Peter Clark gained a BA in Natural Sciences (Physics and Theoretical Physics) from the University of Cambridge (Churchill College) in 1979 and was awarded an MA in 1983. From there he went straight into industry, working in the, then, publicly-owned electricity generating industry (CEGB) at the Central Electricity Research Laboratories in Leatherhead.
There he worked on various aspects of air pollution. This included both modelling and major collaborative field projects with the Met Office on the long-range transport of sulphur-based pollutants and acid rain, and with UMIST on chemical transformations in cloud, as well as some work on shorter range problems such as the fate of HCl emissions and ozone generation from urban areas. During the late 1980s until 1992 Peter was a member of both the Department of the Environment Photochemical Oxidants Review Group and their Review Group on Acid Rain.
Peter joined the Met Office in 1992 and, after a brief stay in the Met. Research Flight in Farnborough, moved to work on fog-forecasting problems within the Met Office’s mesoscale forecasting model (the Unified Model).
In 1995 he became manager of the Local Forecasting R&D Group, which developed a '1.5 D' version of the Unified Model called the SSFM for enhancing local forecasts from the main forecast models. This became a central component of the Met Office's local forecasting system.
At the end of 1998 he moved to the Joint Centre for Mesoscale Meteorology located in the Meteorology Department of Reading University to manage the Mesoscale Modelling Group and lead the development of the next generation of short-range forecast model, capable of directly representing thunderstorms and predicting extreme rainfall events and flash flooding. This has lead to a new model ("UKV") going operational in 2009 supporting new flood-related warning services.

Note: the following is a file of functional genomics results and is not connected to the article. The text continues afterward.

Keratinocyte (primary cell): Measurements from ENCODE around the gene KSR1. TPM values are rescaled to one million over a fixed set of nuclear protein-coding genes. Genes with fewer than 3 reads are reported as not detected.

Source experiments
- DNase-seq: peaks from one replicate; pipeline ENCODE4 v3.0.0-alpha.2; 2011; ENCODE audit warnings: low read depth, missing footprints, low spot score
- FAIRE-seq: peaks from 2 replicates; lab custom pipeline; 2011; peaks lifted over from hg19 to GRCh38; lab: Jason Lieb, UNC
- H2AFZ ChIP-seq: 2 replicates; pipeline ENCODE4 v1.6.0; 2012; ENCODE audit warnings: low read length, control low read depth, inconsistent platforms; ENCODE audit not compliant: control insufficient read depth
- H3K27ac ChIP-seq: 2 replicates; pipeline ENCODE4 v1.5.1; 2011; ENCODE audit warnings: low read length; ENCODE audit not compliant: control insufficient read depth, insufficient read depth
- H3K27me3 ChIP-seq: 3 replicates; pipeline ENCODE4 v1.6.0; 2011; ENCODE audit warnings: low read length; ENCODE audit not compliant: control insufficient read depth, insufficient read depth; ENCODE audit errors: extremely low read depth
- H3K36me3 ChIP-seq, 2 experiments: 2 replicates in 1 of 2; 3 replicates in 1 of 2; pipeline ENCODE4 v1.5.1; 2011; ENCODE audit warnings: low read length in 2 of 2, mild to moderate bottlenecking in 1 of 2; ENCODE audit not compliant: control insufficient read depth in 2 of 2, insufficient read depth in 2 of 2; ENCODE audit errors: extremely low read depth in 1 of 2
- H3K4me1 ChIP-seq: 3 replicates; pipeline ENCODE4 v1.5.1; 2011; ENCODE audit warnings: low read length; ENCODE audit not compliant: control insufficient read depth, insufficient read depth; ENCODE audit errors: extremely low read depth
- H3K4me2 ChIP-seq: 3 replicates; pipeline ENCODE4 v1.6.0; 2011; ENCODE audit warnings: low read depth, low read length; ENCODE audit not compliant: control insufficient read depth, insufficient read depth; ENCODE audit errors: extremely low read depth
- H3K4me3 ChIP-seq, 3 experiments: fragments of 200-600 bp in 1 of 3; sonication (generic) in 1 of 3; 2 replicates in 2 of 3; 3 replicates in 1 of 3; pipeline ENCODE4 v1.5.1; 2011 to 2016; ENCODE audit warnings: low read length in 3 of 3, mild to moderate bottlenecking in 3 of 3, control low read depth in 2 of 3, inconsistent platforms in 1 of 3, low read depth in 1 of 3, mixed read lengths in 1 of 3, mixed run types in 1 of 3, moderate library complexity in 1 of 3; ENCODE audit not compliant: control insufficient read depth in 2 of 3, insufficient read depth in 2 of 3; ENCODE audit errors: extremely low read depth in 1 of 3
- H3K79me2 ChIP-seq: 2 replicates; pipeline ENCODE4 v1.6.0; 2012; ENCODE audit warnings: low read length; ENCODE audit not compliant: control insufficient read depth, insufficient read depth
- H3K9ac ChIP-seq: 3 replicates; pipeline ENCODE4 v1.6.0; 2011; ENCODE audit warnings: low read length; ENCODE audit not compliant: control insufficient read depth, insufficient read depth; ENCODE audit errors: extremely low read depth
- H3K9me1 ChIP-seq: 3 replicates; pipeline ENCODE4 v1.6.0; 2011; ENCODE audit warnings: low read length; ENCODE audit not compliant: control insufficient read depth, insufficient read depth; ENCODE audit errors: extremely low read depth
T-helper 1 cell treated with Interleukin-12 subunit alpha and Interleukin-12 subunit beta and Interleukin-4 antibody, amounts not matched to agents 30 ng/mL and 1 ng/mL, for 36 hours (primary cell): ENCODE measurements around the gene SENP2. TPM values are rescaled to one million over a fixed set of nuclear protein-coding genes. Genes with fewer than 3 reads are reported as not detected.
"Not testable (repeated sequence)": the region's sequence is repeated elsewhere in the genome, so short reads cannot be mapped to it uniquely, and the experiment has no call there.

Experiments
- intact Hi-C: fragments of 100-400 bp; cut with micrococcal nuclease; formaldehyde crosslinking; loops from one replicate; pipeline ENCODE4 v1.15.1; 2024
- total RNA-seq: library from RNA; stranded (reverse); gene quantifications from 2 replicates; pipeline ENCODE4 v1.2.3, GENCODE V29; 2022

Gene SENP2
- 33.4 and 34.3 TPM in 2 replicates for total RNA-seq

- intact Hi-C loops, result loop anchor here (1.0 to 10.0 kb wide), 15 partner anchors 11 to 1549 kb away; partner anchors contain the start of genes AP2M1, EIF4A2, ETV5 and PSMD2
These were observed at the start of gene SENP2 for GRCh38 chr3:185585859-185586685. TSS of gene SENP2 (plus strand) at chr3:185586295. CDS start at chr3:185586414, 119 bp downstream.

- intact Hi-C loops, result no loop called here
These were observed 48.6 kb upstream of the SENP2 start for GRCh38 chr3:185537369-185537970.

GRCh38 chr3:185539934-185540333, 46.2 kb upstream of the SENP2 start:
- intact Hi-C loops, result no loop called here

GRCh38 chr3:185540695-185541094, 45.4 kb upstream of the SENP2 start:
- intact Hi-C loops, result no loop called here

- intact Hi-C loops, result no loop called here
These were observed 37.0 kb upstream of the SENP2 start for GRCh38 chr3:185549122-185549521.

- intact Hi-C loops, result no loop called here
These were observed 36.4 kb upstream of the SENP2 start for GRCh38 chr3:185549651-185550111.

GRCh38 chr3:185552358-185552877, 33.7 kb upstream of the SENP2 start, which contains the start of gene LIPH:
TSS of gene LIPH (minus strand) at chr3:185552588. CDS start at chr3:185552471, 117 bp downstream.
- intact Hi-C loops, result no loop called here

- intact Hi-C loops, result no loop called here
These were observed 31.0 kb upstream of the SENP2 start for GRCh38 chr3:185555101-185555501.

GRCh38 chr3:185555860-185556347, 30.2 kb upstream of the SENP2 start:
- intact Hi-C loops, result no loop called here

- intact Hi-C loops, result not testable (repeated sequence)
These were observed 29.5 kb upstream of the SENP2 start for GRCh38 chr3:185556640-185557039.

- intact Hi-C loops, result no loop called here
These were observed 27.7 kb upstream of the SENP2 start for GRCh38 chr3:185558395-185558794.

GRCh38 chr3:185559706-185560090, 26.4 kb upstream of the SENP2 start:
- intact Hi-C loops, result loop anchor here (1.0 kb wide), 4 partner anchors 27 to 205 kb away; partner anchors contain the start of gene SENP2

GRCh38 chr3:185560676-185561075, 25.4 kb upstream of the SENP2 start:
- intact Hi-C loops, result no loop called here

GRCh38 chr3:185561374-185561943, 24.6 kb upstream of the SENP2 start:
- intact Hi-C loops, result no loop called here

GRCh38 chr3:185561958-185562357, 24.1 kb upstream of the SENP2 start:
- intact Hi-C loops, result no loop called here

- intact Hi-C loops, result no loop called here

A general interest in meso- and urban- scale meteorology has lead to involvement in a variety of projects, including developing the Met Office’s services for wind farms and advice on urban wind generation to the Carbon Trust. As 'Strategic Head of Joint Research Centres' he took on overall responsibility for both the JCMM and the Joint Centre for Hydrometeorological Research at the end of 2008.
Peter left the Met Office in 2010 to take up a Chair in Environmental Flow Modelling at the University of Surrey. This post was joint between the Departments of Mathematics and Civil, Chemical and Environmental Engineering. He left in 2012 to join the Department of Meteorology as Joint Met Office Chair in Weather Processes. In this role he looks after the Met Office Academic Partnership with Reading University.
Current research interests cover a variety of topics relevant to high-resolution atmospheric modelling. These include the initiation, development and predictability of convective storms, mechanisms for the development of extreme winds in extra-tropical cyclones, very stable flows in complex terrain and the representation of urban areas in mesoscale models.
In his spare time Peter plays tenor saxophone surprisingly badly, and an EWI4000s electronic wind instrument. He records his own compositions in a genre popularly known as 'Ambient Shed'.